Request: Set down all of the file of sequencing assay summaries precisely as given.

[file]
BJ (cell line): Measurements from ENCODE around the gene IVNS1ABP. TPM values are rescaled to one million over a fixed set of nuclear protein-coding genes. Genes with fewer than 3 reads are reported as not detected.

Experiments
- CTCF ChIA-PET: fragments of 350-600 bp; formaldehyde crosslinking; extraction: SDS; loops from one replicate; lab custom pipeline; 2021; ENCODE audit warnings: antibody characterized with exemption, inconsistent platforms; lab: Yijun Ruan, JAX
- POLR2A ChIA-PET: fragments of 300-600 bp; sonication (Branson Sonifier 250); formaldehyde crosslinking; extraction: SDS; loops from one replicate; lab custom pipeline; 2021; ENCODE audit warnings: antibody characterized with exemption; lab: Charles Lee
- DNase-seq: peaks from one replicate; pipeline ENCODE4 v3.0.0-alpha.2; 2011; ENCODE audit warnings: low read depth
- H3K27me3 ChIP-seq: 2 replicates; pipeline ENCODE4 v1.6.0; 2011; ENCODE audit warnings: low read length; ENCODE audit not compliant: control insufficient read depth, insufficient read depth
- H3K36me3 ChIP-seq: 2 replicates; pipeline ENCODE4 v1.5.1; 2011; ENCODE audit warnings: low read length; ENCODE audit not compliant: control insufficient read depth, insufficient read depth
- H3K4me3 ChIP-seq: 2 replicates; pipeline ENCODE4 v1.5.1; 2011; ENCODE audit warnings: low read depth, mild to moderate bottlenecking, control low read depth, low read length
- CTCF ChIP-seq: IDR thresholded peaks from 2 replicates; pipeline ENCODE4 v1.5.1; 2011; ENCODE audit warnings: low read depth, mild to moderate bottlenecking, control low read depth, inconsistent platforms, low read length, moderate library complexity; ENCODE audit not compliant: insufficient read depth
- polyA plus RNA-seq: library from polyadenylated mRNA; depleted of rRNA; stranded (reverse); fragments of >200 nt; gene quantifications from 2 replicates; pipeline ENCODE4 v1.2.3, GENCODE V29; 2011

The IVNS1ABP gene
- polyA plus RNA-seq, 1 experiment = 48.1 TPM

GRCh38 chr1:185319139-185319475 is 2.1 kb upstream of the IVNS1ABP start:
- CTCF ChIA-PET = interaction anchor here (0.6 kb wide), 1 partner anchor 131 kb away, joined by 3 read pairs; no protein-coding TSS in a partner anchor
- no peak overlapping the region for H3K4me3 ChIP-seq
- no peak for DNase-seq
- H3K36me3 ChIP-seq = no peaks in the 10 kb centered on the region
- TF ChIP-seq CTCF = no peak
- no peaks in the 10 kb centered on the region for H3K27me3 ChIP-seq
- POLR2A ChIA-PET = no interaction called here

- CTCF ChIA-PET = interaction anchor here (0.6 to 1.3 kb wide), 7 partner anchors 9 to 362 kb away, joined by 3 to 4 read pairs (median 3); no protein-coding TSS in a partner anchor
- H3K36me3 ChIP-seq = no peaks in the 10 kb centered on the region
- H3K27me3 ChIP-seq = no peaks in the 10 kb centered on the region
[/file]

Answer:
BJ (cell line): Measurements from ENCODE around the gene IVNS1ABP. TPM values are rescaled to one million over a fixed set of nuclear protein-coding genes. Genes with fewer than 3 reads are reported as not detected.

Experiments
- CTCF ChIA-PET: fragments of 350-600 bp; formaldehyde crosslinking; extraction: SDS; loops from one replicate; lab custom pipeline; 2021; ENCODE audit warnings: antibody characterized with exemption, inconsistent platforms; lab: Yijun Ruan, JAX
- POLR2A ChIA-PET: fragments of 300-600 bp; sonication (Branson Sonifier 250); formaldehyde crosslinking; extraction: SDS; loops from one replicate; lab custom pipeline; 2021; ENCODE audit warnings: antibody characterized with exemption; lab: Charles Lee
- DNase-seq: peaks from one replicate; pipeline ENCODE4 v3.0.0-alpha.2; 2011; ENCODE audit warnings: low read depth
- H3K27me3 ChIP-seq: 2 replicates; pipeline ENCODE4 v1.6.0; 2011; ENCODE audit warnings: low read length; ENCODE audit not compliant: control insufficient read depth, insufficient read depth
- H3K36me3 ChIP-seq: 2 replicates; pipeline ENCODE4 v1.5.1; 2011; ENCODE audit warnings: low read length; ENCODE audit not compliant: control insufficient read depth, insufficient read depth
- H3K4me3 ChIP-seq: 2 replicates; pipeline ENCODE4 v1.5.1; 2011; ENCODE audit warnings: low read depth, mild to moderate bottlenecking, control low read depth, low read length
- CTCF ChIP-seq: IDR thresholded peaks from 2 replicates; pipeline ENCODE4 v1.5.1; 2011; ENCODE audit warnings: low read depth, mild to moderate bottlenecking, control low read depth, inconsistent platforms, low read length, moderate library complexity; ENCODE audit not compliant: insufficient read depth
- polyA plus RNA-seq: library from polyadenylated mRNA; depleted of rRNA; stranded (reverse); fragments of >200 nt; gene quantifications from 2 replicates; pipeline ENCODE4 v1.2.3, GENCODE V29; 2011

The IVNS1ABP gene
- polyA plus RNA-seq, 1 experiment = 48.1 TPM

GRCh38 chr1:185319139-185319475 is 2.1 kb upstream of the IVNS1ABP start:
- CTCF ChIA-PET = interaction anchor here (0.6 kb wide), 1 partner anchor 131 kb away, joined by 3 read pairs; no protein-coding TSS in a partner anchor
- no peak overlapping the region for H3K4me3 ChIP-seq
- no peak for DNase-seq
- H3K36me3 ChIP-seq = no peaks in the 10 kb centered on the region
- TF ChIP-seq CTCF = no peak
- no peaks in the 10 kb centered on the region for H3K27me3 ChIP-seq
- POLR2A ChIA-PET = no interaction called here

- CTCF ChIA-PET = interaction anchor here (0.6 to 1.3 kb wide), 7 partner anchors 9 to 362 kb away, joined by 3 to 4 read pairs (median 3); no protein-coding TSS in a partner anchor
- H3K36me3 ChIP-seq = no peaks in the 10 kb centered on the region
- H3K27me3 ChIP-seq = no peaks in the 10 kb centered on the region